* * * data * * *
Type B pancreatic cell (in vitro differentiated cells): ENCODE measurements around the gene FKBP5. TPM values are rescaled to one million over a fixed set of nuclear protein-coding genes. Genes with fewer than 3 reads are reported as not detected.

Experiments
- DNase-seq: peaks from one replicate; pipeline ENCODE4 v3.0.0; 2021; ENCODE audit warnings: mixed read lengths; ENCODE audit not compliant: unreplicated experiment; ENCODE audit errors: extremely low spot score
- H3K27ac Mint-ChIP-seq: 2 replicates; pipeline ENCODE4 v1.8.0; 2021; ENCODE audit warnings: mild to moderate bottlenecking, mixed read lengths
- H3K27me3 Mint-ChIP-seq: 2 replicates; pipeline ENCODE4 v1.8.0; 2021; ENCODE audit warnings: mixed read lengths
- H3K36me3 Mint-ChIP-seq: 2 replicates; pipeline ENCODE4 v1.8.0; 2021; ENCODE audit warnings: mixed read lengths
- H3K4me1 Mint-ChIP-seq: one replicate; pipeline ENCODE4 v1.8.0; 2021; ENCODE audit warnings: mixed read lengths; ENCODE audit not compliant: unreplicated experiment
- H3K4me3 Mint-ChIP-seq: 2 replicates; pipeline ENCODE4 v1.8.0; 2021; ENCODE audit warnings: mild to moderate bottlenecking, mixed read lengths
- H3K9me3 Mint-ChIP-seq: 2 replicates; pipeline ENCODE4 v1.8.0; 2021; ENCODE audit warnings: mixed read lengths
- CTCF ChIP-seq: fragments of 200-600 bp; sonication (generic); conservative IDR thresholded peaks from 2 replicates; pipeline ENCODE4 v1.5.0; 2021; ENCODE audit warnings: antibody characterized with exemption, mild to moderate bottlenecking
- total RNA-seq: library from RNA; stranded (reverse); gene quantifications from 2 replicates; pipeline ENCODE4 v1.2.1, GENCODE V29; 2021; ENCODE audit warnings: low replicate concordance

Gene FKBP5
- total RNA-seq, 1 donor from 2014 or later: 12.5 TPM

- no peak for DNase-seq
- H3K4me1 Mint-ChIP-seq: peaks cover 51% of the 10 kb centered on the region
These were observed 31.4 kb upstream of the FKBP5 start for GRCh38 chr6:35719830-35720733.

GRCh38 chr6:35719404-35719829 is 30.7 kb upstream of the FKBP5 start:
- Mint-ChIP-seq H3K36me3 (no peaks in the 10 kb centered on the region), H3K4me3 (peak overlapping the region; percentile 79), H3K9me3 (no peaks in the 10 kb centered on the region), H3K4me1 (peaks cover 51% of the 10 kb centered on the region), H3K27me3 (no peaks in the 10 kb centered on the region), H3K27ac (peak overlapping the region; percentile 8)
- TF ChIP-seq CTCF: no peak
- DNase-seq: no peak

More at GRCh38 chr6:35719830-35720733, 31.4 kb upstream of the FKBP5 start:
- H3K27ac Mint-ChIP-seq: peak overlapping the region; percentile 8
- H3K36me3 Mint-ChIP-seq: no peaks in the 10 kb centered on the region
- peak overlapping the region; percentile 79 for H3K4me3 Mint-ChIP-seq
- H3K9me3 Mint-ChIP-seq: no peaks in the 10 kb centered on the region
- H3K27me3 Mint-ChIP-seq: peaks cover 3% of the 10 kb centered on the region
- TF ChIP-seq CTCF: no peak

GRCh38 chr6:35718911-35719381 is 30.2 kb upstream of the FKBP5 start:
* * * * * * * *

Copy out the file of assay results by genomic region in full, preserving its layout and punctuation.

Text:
Type B pancreatic cell (in vitro differentiated cells): ENCODE measurements around the gene FKBP5. TPM values are rescaled to one million over a fixed set of nuclear protein-coding genes. Genes with fewer than 3 reads are reported as not detected.

Experiments
- DNase-seq: peaks from one replicate; pipeline ENCODE4 v3.0.0; 2021; ENCODE audit warnings: mixed read lengths; ENCODE audit not compliant: unreplicated experiment; ENCODE audit errors: extremely low spot score
- H3K27ac Mint-ChIP-seq: 2 replicates; pipeline ENCODE4 v1.8.0; 2021; ENCODE audit warnings: mild to moderate bottlenecking, mixed read lengths
- H3K27me3 Mint-ChIP-seq: 2 replicates; pipeline ENCODE4 v1.8.0; 2021; ENCODE audit warnings: mixed read lengths
- H3K36me3 Mint-ChIP-seq: 2 replicates; pipeline ENCODE4 v1.8.0; 2021; ENCODE audit warnings: mixed read lengths
- H3K4me1 Mint-ChIP-seq: one replicate; pipeline ENCODE4 v1.8.0; 2021; ENCODE audit warnings: mixed read lengths; ENCODE audit not compliant: unreplicated experiment
- H3K4me3 Mint-ChIP-seq: 2 replicates; pipeline ENCODE4 v1.8.0; 2021; ENCODE audit warnings: mild to moderate bottlenecking, mixed read lengths
- H3K9me3 Mint-ChIP-seq: 2 replicates; pipeline ENCODE4 v1.8.0; 2021; ENCODE audit warnings: mixed read lengths
- CTCF ChIP-seq: fragments of 200-600 bp; sonication (generic); conservative IDR thresholded peaks from 2 replicates; pipeline ENCODE4 v1.5.0; 2021; ENCODE audit warnings: antibody characterized with exemption, mild to moderate bottlenecking
- total RNA-seq: library from RNA; stranded (reverse); gene quantifications from 2 replicates; pipeline ENCODE4 v1.2.1, GENCODE V29; 2021; ENCODE audit warnings: low replicate concordance

Gene FKBP5
- total RNA-seq, 1 donor from 2014 or later: 12.5 TPM

- no peak for DNase-seq
- H3K4me1 Mint-ChIP-seq: peaks cover 51% of the 10 kb centered on the region
These were observed 31.4 kb upstream of the FKBP5 start for GRCh38 chr6:35719830-35720733.

GRCh38 chr6:35719404-35719829 is 30.7 kb upstream of the FKBP5 start:
- Mint-ChIP-seq H3K36me3 (no peaks in the 10 kb centered on the region), H3K4me3 (peak overlapping the region; percentile 79), H3K9me3 (no peaks in the 10 kb centered on the region), H3K4me1 (peaks cover 51% of the 10 kb centered on the region), H3K27me3 (no peaks in the 10 kb centered on the region), H3K27ac (peak overlapping the region; percentile 8)
- TF ChIP-seq CTCF: no peak
- DNase-seq: no peak

More at GRCh38 chr6:35719830-35720733, 31.4 kb upstream of the FKBP5 start:
- H3K27ac Mint-ChIP-seq: peak overlapping the region; percentile 8
- H3K36me3 Mint-ChIP-seq: no peaks in the 10 kb centered on the region
- peak overlapping the region; percentile 79 for H3K4me3 Mint-ChIP-seq
- H3K9me3 Mint-ChIP-seq: no peaks in the 10 kb centered on the region
- H3K27me3 Mint-ChIP-seq: peaks cover 3% of the 10 kb centered on the region
- TF ChIP-seq CTCF: no peak

GRCh38 chr6:35718911-35719381 is 30.2 kb upstream of the FKBP5 start: